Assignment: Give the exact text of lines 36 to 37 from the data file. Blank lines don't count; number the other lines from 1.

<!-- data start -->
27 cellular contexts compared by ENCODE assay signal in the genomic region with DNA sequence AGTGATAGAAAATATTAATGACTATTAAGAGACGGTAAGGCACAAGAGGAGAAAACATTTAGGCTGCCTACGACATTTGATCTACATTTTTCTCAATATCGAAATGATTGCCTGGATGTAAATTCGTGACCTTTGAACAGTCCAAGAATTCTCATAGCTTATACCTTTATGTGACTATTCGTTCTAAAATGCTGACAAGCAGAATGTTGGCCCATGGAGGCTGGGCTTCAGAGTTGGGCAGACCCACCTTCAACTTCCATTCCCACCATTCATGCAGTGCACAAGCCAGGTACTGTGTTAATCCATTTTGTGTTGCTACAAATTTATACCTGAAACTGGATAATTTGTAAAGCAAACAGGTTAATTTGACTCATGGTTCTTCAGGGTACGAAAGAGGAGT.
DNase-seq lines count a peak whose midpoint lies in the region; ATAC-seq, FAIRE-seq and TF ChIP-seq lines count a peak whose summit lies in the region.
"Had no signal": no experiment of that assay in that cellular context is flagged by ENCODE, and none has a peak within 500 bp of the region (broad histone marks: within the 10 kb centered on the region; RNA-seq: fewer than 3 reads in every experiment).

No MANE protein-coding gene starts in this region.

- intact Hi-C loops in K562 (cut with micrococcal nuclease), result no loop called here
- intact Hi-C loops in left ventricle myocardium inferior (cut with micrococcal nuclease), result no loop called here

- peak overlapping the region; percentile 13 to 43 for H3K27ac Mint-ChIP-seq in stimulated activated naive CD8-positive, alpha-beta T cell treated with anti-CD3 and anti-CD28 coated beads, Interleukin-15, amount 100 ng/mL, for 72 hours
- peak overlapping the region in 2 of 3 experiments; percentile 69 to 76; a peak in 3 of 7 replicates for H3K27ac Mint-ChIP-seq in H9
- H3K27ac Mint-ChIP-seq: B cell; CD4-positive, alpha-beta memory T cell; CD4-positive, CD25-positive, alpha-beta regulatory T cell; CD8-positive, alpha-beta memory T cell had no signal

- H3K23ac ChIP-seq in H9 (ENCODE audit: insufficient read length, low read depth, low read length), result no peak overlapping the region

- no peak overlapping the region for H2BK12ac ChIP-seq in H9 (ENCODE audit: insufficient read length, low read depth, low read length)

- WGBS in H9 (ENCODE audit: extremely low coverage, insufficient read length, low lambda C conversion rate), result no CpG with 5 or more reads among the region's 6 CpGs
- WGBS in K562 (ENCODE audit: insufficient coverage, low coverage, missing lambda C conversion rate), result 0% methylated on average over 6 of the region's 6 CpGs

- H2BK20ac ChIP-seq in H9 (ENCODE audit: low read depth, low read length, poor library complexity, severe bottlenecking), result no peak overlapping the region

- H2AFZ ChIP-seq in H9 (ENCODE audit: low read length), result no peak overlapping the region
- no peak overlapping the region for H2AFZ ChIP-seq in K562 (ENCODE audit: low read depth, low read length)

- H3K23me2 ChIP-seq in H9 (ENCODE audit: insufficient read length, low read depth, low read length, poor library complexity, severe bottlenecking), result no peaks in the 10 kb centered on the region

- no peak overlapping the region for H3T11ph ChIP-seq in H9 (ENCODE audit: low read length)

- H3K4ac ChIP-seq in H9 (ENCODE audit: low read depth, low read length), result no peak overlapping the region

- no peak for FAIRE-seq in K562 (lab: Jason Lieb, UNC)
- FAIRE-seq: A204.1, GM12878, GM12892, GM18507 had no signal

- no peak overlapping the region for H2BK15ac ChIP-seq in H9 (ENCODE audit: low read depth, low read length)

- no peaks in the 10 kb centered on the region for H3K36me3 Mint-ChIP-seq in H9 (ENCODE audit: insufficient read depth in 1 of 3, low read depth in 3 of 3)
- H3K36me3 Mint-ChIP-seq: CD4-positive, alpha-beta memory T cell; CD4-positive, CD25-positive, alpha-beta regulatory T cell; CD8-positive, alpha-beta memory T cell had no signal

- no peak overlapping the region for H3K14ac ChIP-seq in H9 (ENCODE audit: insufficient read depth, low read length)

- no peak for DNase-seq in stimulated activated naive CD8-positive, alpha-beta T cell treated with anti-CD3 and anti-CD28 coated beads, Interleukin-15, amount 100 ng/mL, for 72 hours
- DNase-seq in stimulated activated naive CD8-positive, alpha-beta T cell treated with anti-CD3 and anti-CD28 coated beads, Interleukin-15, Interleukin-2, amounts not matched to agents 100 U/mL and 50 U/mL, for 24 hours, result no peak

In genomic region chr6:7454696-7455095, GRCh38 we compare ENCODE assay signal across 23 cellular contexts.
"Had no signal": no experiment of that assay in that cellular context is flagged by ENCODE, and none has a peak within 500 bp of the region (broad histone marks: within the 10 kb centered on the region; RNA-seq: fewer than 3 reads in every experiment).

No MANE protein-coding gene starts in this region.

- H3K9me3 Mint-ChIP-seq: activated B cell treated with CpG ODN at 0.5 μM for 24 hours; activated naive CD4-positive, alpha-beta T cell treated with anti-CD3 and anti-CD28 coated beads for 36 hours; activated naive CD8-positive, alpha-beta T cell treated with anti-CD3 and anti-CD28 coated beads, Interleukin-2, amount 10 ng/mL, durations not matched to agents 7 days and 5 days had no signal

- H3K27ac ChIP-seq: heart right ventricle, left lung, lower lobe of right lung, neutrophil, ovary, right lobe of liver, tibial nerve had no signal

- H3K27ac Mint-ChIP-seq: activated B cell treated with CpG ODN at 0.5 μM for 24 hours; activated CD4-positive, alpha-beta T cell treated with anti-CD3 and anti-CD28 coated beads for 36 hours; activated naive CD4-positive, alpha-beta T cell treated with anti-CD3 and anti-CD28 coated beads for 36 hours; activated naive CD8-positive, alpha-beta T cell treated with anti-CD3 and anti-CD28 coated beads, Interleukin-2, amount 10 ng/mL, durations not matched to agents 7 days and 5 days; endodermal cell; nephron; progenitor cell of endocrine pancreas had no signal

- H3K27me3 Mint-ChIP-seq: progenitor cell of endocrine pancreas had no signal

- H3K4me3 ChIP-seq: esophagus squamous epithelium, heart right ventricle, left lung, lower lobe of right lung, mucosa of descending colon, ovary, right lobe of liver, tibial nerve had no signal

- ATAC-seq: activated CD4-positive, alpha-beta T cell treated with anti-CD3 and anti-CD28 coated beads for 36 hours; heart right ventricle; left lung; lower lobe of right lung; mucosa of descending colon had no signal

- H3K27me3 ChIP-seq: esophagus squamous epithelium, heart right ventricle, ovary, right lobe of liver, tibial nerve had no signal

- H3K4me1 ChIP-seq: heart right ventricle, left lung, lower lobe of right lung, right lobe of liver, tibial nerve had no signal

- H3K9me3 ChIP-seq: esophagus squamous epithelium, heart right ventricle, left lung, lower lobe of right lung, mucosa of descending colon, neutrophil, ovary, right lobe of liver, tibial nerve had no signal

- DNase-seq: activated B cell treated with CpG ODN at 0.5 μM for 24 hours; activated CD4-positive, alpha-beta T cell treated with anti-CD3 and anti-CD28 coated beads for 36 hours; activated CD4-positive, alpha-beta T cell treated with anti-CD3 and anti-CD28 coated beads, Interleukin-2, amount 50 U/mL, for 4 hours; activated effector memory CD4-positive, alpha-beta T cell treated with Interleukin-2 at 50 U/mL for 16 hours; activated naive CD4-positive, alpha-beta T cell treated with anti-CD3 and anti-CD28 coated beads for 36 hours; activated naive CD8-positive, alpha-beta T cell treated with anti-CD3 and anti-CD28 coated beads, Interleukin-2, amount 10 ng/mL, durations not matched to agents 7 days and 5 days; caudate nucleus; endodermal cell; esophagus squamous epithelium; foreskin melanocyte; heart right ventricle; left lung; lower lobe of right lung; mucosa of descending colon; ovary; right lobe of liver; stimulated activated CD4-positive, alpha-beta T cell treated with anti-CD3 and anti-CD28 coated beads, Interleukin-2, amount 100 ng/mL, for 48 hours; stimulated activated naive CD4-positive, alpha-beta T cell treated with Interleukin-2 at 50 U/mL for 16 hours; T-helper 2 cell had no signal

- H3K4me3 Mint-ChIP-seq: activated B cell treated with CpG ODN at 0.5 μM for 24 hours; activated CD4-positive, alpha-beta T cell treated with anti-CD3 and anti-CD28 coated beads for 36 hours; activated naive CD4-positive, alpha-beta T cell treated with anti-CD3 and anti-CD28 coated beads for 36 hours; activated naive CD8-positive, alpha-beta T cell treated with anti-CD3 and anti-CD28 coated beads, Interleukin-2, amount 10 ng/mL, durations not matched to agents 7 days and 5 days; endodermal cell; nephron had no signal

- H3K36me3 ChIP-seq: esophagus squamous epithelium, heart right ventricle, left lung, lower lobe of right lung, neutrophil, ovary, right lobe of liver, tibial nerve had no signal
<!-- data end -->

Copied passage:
- ATAC-seq: activated CD4-positive, alpha-beta T cell treated with anti-CD3 and anti-CD28 coated beads for 36 hours; heart right ventricle; left lung; lower lobe of right lung; mucosa of descending colon had no signal

- H3K27me3 ChIP-seq: esophagus squamous epithelium, heart right ventricle, ovary, right lobe of liver, tibial nerve had no signal